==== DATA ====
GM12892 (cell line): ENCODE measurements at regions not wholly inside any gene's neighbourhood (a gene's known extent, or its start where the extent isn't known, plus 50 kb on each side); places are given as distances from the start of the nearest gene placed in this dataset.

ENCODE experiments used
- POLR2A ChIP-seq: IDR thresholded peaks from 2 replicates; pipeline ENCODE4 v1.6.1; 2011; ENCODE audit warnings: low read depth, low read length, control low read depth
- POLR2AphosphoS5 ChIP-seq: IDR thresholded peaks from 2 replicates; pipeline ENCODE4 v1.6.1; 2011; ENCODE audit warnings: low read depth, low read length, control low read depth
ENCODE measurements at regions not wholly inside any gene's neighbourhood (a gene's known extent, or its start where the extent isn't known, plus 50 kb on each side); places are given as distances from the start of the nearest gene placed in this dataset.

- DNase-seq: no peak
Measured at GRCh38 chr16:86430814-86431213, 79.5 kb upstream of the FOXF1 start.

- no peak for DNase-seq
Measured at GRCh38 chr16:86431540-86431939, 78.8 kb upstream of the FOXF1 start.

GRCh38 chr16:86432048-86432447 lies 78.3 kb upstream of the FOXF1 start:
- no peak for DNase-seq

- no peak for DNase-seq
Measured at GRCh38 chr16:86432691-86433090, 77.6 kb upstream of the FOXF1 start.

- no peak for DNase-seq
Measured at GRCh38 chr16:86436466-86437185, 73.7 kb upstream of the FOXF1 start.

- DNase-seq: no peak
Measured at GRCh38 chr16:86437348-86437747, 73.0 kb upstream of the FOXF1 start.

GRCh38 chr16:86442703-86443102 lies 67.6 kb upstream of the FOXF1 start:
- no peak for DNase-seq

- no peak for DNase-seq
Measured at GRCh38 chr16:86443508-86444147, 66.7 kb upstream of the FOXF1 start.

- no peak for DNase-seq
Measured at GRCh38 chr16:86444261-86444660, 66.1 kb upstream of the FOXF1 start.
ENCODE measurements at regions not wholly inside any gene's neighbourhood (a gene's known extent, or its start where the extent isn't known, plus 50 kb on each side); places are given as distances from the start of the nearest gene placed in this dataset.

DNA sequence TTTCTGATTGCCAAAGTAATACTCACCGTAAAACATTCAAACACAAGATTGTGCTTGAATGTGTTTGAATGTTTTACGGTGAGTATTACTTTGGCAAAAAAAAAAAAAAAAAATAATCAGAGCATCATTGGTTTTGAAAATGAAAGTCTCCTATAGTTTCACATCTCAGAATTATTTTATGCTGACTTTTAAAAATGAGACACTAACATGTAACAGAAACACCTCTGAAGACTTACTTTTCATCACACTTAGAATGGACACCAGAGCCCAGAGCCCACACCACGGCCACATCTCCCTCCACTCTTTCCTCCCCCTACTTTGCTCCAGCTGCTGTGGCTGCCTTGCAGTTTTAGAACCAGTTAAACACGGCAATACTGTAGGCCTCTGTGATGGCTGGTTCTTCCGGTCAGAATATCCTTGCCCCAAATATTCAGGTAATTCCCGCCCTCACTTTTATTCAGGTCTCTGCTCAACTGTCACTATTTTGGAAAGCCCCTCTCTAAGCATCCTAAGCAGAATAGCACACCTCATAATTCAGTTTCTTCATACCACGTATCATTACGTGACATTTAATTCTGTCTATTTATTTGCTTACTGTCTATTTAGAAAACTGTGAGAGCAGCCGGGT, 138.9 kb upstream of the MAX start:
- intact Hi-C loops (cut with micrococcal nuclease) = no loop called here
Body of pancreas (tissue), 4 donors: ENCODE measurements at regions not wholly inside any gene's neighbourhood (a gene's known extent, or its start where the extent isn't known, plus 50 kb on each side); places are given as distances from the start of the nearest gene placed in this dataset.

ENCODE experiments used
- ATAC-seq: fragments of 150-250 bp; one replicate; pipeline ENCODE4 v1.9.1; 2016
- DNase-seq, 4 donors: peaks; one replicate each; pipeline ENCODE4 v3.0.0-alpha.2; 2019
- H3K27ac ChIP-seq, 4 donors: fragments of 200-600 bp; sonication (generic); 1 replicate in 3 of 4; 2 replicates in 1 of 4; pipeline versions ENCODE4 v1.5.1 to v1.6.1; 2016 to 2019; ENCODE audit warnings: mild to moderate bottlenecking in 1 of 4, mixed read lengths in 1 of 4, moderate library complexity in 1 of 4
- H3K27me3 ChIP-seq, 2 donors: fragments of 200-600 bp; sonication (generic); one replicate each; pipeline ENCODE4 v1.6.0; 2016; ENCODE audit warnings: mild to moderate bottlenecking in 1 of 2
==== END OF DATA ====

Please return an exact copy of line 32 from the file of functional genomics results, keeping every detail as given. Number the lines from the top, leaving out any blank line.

- H3K27me3 ChIP-seq, 2 donors: fragments of 200-600 bp; sonication (generic); one replicate each; pipeline ENCODE4 v1.6.0; 2016; ENCODE audit warnings: mild to moderate bottlenecking in 1 of 2